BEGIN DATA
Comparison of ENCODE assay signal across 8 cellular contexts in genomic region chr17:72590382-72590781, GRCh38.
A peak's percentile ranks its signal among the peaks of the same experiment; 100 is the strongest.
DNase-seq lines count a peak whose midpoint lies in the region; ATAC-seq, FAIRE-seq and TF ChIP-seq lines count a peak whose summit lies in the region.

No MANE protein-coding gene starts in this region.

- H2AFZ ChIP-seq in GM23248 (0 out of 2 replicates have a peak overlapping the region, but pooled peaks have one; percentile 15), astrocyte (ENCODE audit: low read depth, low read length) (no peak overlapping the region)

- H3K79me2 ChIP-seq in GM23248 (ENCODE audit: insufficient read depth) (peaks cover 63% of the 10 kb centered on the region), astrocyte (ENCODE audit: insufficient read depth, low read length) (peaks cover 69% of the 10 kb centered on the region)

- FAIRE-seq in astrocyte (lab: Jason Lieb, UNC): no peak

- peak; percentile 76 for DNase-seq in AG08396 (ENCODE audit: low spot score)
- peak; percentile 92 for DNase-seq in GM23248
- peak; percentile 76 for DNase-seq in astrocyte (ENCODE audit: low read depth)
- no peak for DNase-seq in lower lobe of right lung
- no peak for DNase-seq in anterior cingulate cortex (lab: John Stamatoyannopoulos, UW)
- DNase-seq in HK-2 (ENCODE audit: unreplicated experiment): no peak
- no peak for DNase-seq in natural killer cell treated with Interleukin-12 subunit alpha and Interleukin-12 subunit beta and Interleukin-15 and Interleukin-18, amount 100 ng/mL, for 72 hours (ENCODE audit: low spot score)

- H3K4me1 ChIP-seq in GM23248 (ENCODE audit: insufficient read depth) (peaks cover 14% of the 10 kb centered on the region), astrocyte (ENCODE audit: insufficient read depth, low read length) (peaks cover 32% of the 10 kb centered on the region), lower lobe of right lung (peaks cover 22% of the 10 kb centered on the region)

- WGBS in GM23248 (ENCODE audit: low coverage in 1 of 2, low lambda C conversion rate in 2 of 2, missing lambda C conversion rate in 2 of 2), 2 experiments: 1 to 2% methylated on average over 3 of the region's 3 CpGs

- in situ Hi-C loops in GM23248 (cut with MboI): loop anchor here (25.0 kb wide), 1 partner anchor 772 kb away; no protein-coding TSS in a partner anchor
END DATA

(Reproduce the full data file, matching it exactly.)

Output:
Comparison of ENCODE assay signal across 8 cellular contexts in genomic region chr17:72590382-72590781, GRCh38.
A peak's percentile ranks its signal among the peaks of the same experiment; 100 is the strongest.
DNase-seq lines count a peak whose midpoint lies in the region; ATAC-seq, FAIRE-seq and TF ChIP-seq lines count a peak whose summit lies in the region.

No MANE protein-coding gene starts in this region.

- H2AFZ ChIP-seq in GM23248 (0 out of 2 replicates have a peak overlapping the region, but pooled peaks have one; percentile 15), astrocyte (ENCODE audit: low read depth, low read length) (no peak overlapping the region)

- H3K79me2 ChIP-seq in GM23248 (ENCODE audit: insufficient read depth) (peaks cover 63% of the 10 kb centered on the region), astrocyte (ENCODE audit: insufficient read depth, low read length) (peaks cover 69% of the 10 kb centered on the region)

- FAIRE-seq in astrocyte (lab: Jason Lieb, UNC): no peak

- peak; percentile 76 for DNase-seq in AG08396 (ENCODE audit: low spot score)
- peak; percentile 92 for DNase-seq in GM23248
- peak; percentile 76 for DNase-seq in astrocyte (ENCODE audit: low read depth)
- no peak for DNase-seq in lower lobe of right lung
- no peak for DNase-seq in anterior cingulate cortex (lab: John Stamatoyannopoulos, UW)
- DNase-seq in HK-2 (ENCODE audit: unreplicated experiment): no peak
- no peak for DNase-seq in natural killer cell treated with Interleukin-12 subunit alpha and Interleukin-12 subunit beta and Interleukin-15 and Interleukin-18, amount 100 ng/mL, for 72 hours (ENCODE audit: low spot score)

- H3K4me1 ChIP-seq in GM23248 (ENCODE audit: insufficient read depth) (peaks cover 14% of the 10 kb centered on the region), astrocyte (ENCODE audit: insufficient read depth, low read length) (peaks cover 32% of the 10 kb centered on the region), lower lobe of right lung (peaks cover 22% of the 10 kb centered on the region)

- WGBS in GM23248 (ENCODE audit: low coverage in 1 of 2, low lambda C conversion rate in 2 of 2, missing lambda C conversion rate in 2 of 2), 2 experiments: 1 to 2% methylated on average over 3 of the region's 3 CpGs

- in situ Hi-C loops in GM23248 (cut with MboI): loop anchor here (25.0 kb wide), 1 partner anchor 772 kb away; no protein-coding TSS in a partner anchor